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Homeland Security

American national security is a fundamental responsibility of the U.S. government.  Throughout the history of the United States, from the founding of the republic to the 21st century, Americans have debated the best way to meet this responsibility.  For much of that history, the sound advice of President Washington to “steer clear of permanent alliances” and of President Jefferson to avoid “entangling alliances” guided the United States on a path of geopolitical independence that provided a solid foundation for her national security.  

In the course of the 20th century, U.S. involvement in global coalitions against common adversaries shifted that emphasis in ways that provoked a long-term debate between liberal internationalists and conservative “isolationists.”  During World War II and the Cold War, that debate was largely won by Wilsonian and Stimsonian internationalists whose approach to world affairs coopted many conservatives.  Nonetheless, principled conservatives remained committed to noninterventionism and advocated U.S. strategic independence.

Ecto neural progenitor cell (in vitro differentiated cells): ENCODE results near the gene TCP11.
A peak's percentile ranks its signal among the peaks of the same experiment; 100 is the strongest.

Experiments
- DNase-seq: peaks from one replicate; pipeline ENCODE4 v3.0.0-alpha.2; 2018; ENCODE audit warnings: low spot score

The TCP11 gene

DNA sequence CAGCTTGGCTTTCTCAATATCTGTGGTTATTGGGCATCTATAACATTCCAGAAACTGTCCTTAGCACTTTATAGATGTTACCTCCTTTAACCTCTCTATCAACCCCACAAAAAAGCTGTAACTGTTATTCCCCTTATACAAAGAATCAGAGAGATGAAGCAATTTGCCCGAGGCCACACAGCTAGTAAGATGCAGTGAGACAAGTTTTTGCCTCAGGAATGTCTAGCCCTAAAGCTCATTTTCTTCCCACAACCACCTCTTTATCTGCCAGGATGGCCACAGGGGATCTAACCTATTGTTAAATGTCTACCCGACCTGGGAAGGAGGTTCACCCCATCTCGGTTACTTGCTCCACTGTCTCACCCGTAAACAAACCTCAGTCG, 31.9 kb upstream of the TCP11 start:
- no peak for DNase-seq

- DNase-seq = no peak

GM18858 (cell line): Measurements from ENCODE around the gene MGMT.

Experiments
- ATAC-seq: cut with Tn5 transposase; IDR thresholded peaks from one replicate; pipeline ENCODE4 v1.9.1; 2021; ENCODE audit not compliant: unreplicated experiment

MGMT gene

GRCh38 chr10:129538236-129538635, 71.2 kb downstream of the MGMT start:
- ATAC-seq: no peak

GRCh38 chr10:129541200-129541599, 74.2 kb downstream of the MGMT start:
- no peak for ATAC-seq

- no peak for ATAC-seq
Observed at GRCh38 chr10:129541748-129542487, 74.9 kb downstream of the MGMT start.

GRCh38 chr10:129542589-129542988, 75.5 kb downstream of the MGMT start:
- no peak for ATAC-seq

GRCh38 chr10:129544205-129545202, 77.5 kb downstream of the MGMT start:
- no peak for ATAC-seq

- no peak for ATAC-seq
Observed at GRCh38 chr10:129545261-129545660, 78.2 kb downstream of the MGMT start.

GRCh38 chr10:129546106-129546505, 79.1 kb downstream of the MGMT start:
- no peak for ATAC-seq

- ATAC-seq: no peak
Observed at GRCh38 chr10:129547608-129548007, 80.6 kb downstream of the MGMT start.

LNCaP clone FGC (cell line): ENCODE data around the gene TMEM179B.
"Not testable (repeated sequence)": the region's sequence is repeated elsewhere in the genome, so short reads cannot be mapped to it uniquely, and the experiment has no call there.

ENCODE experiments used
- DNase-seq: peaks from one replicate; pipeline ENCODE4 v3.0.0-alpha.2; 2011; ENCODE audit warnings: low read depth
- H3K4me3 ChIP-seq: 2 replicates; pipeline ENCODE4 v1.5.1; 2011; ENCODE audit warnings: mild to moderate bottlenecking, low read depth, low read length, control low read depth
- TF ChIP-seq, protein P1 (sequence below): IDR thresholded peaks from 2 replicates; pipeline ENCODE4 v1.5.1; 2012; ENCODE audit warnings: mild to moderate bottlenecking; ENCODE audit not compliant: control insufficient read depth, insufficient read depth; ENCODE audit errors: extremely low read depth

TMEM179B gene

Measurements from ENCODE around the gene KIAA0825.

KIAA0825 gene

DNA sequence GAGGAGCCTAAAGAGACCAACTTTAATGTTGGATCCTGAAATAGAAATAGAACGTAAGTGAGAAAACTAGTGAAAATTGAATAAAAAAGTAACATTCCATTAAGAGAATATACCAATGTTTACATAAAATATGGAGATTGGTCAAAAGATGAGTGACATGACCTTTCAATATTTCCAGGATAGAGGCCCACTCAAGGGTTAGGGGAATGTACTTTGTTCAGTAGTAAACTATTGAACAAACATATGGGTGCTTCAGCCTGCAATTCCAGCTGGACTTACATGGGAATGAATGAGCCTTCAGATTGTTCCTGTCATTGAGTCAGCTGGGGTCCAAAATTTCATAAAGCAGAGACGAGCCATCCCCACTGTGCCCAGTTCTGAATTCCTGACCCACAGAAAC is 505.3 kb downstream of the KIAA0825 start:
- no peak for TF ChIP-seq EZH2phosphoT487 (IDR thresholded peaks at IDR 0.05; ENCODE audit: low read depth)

After the Cold War, that debate was rekindled as a result of conservative opposition to the Clinton administration’s multilateralist U.S. commitment to armed humanitarian intervention on behalf of a globalist international community.  During the 2000 campaign, candidate George W. Bush appeared to be deeply...

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